On the band’s side the tip jar has gotten increasingly lean over the years. Domer said there are nights when the five bandmates are splitting a single $5 bill.
Complicating matters is the fact that the band has been paid a consistent flat rate for the past 20 years. That sum, all parties agree, is pitifully low, especially considering the spike in Teton County’s cost of living.
“They deserve more money,” Everett said. “Doggone it, they do. Giving them the same amount of money for 20 years is BS.”
But the bar’s sales have also been declining for those two decades, making a raise unfeasible. This year, when Briggs asked the bar to raise its compensation, the owners said they couldn’t afford to pay it. They gave bar manager Wayne Johnson — who was handling negotiations with Briggs — a counteroffer, but somewhere along the way it came across as an ultimatum: Either take the slight increase in pay, or don’t play.
In that interlude Briggs considered his options. One was to start looking at other venues that would pay more. But as the banjo-picker put it, “I’m used to the Stagecoach, I know what to expect. I’d prefer to keep on playing there.” And besides that, he likes it there. Even after 50 years, each show is somewhat different and surprising.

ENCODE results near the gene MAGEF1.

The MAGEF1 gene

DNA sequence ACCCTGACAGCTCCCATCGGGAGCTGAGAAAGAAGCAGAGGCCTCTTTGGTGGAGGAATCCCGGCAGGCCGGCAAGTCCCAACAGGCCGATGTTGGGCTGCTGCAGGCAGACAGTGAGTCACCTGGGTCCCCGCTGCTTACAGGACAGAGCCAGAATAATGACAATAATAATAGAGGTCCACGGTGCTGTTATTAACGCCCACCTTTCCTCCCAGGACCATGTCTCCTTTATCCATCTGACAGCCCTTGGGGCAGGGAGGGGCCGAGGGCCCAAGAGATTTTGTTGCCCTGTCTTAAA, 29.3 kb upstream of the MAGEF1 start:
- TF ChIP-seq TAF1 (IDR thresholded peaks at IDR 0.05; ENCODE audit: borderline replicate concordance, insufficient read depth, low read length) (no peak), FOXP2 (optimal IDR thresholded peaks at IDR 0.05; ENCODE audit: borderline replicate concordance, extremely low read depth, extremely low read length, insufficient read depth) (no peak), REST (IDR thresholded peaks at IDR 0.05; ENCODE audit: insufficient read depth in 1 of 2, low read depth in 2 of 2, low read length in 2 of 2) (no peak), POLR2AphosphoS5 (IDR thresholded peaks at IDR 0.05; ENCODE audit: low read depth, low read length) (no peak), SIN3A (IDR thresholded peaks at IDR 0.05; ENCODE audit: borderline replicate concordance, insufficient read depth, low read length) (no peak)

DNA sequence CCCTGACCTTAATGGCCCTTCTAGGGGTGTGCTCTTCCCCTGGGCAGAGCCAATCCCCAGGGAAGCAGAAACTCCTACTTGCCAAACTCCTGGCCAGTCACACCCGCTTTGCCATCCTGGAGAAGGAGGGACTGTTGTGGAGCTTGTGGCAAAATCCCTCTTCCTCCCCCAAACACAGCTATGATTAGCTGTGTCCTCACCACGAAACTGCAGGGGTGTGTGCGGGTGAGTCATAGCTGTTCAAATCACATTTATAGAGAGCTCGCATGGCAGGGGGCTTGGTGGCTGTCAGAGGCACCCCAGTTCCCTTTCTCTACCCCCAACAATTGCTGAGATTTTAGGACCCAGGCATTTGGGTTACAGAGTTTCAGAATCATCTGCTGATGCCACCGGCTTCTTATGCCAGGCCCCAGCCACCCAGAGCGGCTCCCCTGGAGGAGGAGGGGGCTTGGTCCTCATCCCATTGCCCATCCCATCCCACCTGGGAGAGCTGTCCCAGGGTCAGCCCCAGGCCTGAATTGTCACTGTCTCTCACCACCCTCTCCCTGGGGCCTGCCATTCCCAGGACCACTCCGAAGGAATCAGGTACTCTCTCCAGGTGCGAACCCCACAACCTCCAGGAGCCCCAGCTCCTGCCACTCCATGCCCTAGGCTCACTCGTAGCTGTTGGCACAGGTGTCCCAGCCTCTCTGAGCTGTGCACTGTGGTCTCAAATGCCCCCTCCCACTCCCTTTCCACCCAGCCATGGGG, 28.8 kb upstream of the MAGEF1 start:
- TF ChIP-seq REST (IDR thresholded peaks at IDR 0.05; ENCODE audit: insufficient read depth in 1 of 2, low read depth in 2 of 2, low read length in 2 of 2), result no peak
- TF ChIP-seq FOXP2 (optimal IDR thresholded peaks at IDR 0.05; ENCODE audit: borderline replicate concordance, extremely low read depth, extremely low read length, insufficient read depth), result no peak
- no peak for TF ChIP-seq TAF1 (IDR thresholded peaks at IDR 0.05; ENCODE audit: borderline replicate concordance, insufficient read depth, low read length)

“Boy, it’s something else,” he said of his band. “They’re playing for nothing, nowhere near what they should be getting. But on that Sunday night at the Stagecoach it’s just so much fun. And everybody loves it. The whole thing has been a wonderful experience.”
Now that it appears the band will continue to play, owners say they’re grateful an agreement was reached. Everett is planning to come out to the season opener this Sunday, where he hopes the financial support for the band, and the bar, will be a bit more forthcoming.
Co-owner Field said he’s certainly seen over the past weekend that the community cares about the band. After the first story broke in the Saturday edition of the Jackson Hole Daily, “‘Church’ at the ’Coach appears likely to end,” Johnson received a firestorm of complaints, though the decision wasn’t his to make.
Then, when the story was updated to clarify that it was the owners’ call, Field and Everett received a wave of backlash.